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Pet Air Travel

Taking pets with you on a trip can be a joy.  Pets typically prefer to be with their families versus staying home alone. The key to safe air travel is preparation and planning ahead. 

What are the different ways my pet can travel by air?

When your pet travels as baggage, the airline may require that you travel on the same flight as your pet.  In the cargo system, your pet may travel unaccompanied.  Once the pet arrives at the final destination, allow at least one hour processing time before the pet is available for pick-up.

High temperatures can be extremely dangerous for pets.  Most airlines will not accept animals for shipment if temperatures at any point in the travel will exceed 85 degrees Fahrenheit (30c).

A few airlines allow small dogs, cats, and birds to travel as carry-on baggage provide the pet is small enough to fit comfortably in a kennel placed under the seat. In addition to standard plastic type kennels, airlines typically permit soft-sided carriers for pets traveling in the passenger cabin.

A few airlines welcome service animals on board traveling with physically challenged, vision or hearing impaired, law enforcement, or search and rescue passengers.  These animals are allowed in the passenger cabin without a kennel, provided they are properly harnessed. Charges for shipping a pet will differ depending on the service and airline you choose.

How do I prepare my pet for a flight?

Try to introduce this carrier at least 3 days before traveling. Feed the pet and provide a cushy pillow inside the crate. During the introduction, ignore the pet outside but PRAISE the pet whenever it is inside the carrier. Give special food treats while inside. Hide special treats in the crate to be found during the day. Use small quantities of VERY tasty food. The goal is to make the carrier a "safe place" and associated with all positive things. The cushy pillow will also help with heat conservation if it gets cold.

Do not lock the pet inside the kennel until the pet rests for periods of time inside of it, on its own.  Close the door, praise quiet behavior, and open the door, extending the time with the door closed.  Begin locking the pet in over night with the kennel next to your bed.

If you plan to use the same carrier that was previously used to go the vet, wash it inside and out with soap and water. Because of their sensitive smell, pets can sense odors we can't, and it might be a negative association. Also, if this is the case, allow a longer time to allow the pet to acclimate to the crate.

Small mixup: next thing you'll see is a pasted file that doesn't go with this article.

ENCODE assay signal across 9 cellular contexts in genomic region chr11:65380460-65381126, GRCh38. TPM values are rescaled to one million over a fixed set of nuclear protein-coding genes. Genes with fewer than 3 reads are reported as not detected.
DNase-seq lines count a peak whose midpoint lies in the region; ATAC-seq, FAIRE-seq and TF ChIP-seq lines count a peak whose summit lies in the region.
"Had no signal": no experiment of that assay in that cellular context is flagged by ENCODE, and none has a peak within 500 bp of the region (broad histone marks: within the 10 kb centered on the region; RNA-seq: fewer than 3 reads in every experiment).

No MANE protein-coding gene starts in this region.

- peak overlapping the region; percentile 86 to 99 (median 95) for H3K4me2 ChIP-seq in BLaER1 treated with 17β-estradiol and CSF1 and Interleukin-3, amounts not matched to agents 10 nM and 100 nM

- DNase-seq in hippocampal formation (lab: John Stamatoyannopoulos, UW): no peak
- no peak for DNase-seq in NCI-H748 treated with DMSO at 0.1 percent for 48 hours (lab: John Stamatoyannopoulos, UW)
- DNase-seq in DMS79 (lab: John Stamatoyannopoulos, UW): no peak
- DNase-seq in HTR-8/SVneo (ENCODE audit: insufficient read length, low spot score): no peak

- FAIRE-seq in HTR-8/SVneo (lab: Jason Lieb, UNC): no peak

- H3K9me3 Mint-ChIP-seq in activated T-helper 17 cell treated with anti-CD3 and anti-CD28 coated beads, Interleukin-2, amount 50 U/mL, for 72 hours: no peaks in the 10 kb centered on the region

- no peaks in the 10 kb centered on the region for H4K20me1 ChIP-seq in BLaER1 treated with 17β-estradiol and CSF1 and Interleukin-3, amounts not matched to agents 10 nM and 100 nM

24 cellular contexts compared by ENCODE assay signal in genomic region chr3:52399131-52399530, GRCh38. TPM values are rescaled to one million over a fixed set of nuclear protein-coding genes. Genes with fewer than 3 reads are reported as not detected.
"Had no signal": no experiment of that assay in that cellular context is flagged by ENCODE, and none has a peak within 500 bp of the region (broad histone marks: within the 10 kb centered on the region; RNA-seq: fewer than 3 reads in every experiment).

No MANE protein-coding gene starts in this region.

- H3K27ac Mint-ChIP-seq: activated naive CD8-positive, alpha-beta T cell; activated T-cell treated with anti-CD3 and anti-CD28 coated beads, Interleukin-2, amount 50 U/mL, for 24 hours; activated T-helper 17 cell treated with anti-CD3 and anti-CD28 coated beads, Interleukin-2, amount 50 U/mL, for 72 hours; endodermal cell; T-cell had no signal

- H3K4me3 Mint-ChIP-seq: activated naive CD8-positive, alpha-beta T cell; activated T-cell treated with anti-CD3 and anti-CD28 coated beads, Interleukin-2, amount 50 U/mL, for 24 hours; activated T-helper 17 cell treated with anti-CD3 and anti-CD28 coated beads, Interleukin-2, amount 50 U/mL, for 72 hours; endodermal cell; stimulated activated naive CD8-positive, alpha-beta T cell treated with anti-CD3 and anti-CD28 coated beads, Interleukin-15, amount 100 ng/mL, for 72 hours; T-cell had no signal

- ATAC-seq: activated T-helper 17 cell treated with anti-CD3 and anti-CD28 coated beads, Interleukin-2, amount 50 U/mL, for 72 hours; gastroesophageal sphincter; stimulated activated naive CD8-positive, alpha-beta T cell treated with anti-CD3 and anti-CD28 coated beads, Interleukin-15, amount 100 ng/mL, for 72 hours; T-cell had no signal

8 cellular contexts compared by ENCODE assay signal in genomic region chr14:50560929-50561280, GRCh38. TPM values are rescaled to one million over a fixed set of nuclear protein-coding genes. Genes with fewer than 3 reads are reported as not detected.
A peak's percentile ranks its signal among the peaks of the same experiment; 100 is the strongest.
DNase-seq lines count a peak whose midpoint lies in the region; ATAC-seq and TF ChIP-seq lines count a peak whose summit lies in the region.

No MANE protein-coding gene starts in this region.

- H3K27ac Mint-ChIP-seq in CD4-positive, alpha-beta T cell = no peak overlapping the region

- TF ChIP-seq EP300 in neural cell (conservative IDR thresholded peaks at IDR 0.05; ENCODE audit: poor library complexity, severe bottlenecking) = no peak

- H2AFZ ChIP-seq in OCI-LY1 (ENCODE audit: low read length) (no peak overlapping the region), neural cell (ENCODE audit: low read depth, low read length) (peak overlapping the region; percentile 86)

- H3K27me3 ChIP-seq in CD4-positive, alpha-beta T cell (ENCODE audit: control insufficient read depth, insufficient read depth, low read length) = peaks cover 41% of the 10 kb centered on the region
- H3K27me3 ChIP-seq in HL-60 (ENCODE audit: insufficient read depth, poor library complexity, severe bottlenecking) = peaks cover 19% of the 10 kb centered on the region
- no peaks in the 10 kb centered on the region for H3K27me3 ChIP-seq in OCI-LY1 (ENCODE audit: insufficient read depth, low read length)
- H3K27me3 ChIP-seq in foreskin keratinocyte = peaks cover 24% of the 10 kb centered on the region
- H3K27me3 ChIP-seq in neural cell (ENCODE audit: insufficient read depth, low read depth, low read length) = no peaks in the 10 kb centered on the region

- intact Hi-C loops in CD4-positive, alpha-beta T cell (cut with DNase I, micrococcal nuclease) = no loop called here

Begin by locking the pet inside overnight at first. Keep the carrier next to your bed. When the pet is acclimating, only respond to whining or crying to see that everything is okay, then ignore it. Consciously wait for the pet to give up on the crying, then praise quiet behavior. Control your own body language. If you feel stressed, the pet will pick it up, and become more stressed. (My person thinks SOMETHING is wrong!) Instead, radiate a calm relaxed posture and facial expression. If the pet is acting stressed; let it pass. If you reassure whining, the pet may mistake it for praise, and whine constantly during travel.

USDA regulations require that your pet is at least 8 weeks old and fully weaned before traveling by plane.  A current health certificate issued by a licensed veterinarian is required by most states and foreign countries.

How do I prevent pet elimination in the crate during travel?

A rule of thumb is that puppies can hold their urine by this formula: age in months, plus 1 = hours average puppy can hold its urine.

For example, a 3 month old puppy can hold its urine for 4 hours. A four month old puppy can hold it for 5 hours (up to a limit of 10 hours). For pets over 10 lbs, don't give water for 2 hours prior to take off.  Give an option to eliminate just before check in.  If your pet is trained to eliminate on command, you will be more successful.

Allow no food during flight or for several hours before take off. Most pets are too stressed to eat on a flight.  And if they do, it just stimulates the need for elimination which makes them even more uncomfortable.

Should I give my pet a sedative?

Tranquilizers are not advised except in extreme cases as their effects at high altitudes is unpredictable.  The final decision to prescribe them should be made by your veterinarian.  If a tranquilizer is used, it is a good idea to indicate type and dosage on the kennel.

The most common tranquilizer used, Acepromazine, lowers blood pressure, and decreases ability to respond to temperature changes. Pet deaths during plan travel have often been attributed to tranquilization.

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